Basquiat for kids: Caldecott winner Javaka Steptoe on ‘Radiant Child’

Twelve years ago, New York illustrator and author Javaka Steptoe went to the Brooklyn Museum to see an exhibition of Jean-Michel Basquiat’s art. As Steptoe marveled at the colorful, abstract and wonderfully childlike paintings, the seed of an idea started to sprout. I should make a children’s book about Basquiat, Steptoe thought. On the surface, Basquiat’s…

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A Glimpse At How Creative People See The World

Many of us will admit to being dumbfounded when standing in front of a painting. We see shapes, patterns, and squiggly lines on a canvas, with little to no understanding of what it conveys. Others are able to easily create a narrative behind the artwork because they physically see the world differently than the rest of…

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Abstracting the savaged body of Emmett Till

In August 1955, a 14-year-old African American boy from Chicago, Emmett Till, was visiting relatives in small town Mississippi. He went to buy bubblegum at Bryant’s Grocery and Meat Market. While he was there, a white woman, Carolyn Bryant, a cashier, accused Emmett of whistling at her and making untoward physical and verbal advances. Three nights…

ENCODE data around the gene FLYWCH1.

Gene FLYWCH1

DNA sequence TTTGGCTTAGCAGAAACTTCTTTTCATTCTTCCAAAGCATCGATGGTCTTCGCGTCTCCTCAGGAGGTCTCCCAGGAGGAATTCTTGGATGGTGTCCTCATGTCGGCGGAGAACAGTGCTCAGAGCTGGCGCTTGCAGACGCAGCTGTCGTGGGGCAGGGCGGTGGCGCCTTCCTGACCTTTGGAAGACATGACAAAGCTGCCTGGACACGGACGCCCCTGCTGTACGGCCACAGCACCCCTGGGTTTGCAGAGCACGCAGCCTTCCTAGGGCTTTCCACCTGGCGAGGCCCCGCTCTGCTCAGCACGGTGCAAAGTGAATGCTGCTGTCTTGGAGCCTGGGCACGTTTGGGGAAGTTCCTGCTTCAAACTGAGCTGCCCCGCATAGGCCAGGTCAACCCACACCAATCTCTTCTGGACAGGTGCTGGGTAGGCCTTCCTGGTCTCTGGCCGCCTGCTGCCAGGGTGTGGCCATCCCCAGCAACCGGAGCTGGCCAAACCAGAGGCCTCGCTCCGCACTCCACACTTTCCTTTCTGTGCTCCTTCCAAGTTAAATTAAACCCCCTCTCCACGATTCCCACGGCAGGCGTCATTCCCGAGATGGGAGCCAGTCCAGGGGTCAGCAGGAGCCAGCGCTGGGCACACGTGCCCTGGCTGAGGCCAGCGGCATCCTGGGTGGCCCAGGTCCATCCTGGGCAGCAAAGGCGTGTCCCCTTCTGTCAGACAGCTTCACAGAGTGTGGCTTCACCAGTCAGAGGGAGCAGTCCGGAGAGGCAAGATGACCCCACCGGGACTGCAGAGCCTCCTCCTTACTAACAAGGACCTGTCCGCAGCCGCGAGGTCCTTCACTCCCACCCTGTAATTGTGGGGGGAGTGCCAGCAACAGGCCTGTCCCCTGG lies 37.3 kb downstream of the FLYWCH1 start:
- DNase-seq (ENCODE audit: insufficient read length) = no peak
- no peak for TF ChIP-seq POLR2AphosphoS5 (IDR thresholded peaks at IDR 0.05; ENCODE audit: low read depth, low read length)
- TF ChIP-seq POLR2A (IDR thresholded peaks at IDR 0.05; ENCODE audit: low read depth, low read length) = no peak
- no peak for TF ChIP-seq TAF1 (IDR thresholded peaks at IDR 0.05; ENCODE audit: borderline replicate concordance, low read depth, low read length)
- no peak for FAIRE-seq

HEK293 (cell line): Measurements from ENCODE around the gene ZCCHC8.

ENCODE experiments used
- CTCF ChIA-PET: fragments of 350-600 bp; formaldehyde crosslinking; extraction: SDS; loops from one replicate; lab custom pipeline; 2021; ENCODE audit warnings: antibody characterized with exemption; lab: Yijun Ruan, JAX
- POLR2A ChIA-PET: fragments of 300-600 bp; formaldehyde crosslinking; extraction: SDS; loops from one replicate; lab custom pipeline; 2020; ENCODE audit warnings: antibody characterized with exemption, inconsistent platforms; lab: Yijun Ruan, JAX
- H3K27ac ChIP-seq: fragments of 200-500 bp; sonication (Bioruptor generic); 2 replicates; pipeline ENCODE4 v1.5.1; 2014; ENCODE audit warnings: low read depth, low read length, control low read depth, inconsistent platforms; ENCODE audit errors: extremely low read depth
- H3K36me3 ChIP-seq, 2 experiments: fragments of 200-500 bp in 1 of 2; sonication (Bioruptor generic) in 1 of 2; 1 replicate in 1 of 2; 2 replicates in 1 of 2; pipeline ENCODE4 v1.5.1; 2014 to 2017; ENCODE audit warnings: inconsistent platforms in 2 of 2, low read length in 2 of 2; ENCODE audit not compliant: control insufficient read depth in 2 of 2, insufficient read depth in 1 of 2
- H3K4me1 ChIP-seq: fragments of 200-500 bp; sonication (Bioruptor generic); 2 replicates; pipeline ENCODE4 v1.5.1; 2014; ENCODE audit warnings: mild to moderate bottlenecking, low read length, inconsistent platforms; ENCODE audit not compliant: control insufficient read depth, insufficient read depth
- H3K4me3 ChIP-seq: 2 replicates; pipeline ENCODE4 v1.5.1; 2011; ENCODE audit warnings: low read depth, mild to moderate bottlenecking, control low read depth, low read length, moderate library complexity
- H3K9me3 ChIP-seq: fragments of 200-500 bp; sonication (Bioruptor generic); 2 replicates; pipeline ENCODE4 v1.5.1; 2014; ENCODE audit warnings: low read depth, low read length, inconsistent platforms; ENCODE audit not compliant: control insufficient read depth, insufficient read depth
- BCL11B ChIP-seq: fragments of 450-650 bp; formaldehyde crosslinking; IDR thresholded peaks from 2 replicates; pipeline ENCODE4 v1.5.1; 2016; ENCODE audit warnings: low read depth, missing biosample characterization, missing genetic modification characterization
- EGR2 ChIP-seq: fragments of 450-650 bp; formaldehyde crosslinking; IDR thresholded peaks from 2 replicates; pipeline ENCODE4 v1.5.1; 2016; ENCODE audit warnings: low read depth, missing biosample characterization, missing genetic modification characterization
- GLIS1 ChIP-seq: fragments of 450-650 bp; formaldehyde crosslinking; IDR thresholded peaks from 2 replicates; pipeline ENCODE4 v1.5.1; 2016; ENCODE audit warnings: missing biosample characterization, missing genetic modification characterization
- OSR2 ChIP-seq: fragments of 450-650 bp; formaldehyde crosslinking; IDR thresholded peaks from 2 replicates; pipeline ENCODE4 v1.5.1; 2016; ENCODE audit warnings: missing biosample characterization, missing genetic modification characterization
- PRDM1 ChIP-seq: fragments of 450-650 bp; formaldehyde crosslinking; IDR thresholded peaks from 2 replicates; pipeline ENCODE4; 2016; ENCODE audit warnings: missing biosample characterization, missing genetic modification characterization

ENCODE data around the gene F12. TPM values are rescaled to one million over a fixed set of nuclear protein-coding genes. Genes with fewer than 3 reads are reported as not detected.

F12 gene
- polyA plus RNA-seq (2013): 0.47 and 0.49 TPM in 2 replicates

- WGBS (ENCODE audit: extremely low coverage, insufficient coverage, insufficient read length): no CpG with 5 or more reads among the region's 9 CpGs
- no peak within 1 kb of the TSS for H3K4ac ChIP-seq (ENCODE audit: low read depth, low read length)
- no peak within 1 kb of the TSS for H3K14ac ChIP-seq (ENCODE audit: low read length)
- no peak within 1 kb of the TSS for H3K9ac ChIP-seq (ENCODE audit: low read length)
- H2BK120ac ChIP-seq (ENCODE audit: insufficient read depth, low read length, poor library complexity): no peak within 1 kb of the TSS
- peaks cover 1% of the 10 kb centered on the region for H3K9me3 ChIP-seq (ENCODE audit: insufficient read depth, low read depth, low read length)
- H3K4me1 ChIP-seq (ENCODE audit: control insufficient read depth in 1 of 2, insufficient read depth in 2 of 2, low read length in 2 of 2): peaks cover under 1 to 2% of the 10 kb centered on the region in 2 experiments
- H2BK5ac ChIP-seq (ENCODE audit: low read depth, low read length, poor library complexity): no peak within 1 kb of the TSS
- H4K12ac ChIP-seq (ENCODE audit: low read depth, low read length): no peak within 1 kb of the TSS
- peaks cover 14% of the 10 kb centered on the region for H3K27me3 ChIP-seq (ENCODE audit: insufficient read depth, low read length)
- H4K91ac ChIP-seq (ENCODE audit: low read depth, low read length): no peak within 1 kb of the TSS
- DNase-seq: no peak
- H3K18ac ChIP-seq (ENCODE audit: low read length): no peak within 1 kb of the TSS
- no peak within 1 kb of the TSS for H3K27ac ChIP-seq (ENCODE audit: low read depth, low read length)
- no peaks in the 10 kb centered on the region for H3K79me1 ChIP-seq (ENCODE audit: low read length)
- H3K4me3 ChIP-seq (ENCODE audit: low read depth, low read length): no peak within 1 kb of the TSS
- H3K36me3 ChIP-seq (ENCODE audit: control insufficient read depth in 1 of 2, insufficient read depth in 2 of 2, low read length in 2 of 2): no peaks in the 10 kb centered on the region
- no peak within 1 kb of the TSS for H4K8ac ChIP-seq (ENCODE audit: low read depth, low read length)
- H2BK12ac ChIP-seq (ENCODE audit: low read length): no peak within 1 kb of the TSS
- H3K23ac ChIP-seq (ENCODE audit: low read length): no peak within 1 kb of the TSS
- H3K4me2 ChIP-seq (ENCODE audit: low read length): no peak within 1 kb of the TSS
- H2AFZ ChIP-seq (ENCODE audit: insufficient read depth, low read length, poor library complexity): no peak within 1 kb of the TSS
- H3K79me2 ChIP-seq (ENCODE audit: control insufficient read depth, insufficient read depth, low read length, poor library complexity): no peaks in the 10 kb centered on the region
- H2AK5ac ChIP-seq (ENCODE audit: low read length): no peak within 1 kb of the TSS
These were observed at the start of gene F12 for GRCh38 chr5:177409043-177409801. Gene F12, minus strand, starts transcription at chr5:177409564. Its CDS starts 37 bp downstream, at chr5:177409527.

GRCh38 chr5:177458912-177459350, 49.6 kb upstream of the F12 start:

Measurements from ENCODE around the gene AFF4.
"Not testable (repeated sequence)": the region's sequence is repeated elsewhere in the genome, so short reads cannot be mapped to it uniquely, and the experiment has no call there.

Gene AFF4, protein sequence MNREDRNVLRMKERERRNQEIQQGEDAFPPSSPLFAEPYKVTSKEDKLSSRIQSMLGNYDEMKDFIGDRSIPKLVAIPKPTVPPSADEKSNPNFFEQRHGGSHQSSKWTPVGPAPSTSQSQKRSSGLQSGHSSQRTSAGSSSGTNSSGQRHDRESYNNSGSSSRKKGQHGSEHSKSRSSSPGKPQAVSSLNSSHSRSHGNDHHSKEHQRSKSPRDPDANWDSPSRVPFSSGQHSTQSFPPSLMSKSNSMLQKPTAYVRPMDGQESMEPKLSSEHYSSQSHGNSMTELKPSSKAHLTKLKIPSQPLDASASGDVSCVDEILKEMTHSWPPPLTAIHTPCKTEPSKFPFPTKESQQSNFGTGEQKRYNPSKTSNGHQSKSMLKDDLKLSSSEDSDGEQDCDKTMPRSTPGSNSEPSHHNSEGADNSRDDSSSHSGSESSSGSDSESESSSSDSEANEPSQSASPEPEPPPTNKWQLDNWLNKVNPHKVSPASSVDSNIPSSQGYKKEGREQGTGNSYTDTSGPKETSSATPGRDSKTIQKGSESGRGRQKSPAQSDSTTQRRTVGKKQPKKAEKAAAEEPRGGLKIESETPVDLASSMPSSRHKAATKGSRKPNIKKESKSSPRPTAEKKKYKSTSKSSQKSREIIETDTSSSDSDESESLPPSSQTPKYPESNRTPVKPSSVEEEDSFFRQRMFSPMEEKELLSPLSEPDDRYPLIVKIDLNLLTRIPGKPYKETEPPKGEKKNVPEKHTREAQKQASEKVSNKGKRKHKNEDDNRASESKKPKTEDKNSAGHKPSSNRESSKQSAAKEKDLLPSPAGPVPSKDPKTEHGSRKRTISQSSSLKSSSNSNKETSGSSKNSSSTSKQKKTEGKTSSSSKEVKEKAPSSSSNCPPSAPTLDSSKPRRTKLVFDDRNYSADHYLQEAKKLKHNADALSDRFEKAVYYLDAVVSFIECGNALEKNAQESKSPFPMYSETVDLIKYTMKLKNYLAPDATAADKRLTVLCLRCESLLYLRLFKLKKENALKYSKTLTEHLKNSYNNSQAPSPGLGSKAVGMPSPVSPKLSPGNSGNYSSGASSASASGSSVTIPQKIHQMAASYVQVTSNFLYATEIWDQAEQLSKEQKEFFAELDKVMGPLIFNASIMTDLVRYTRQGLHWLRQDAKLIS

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Ryan Gander twists modernism with ‘softness’

Modernism was the most progressive movement in the society back in the late 19th century. However, decades have passed and the newness of modernism has faded. British conceptual artist Ryan Gander challenges the outdated idea of modernism and breathes new life into the movement with “softness” at “Soft Modernism” exhibit at Gallery Hyundai in Seoul. This…

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Huh’s retrospective showcases restless spirit

Huh Dong-hwa, director of the Museum of Korean Embroidery, believes Korean “bojagi” (traditional wrapping cloth) will someday be recognized as abstract art, just like Korean modern art pioneer Kim Whan-ki’s paintings. It is no coincidence that the 91-year-old collector and artist Huh is holding a solo exhibition at the Whanki Museum, which is dedicated to the…

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She’s back: ‘Whistler’s Mother,’ a more exciting painting than you might think, returns to Chicago’s Art Institute

CHICAGO — The first time “Whistler’s Mother” came to Chicago, it was a sensation. It was the “Most Talked of Canvas” in the exhibition of celebrated works the Art Institute showed in conjunction with the 1933 World’s Fair here, according to a Tribune headline of the time. Now James McNeill Whistler’s iconic but little traveled 1871…

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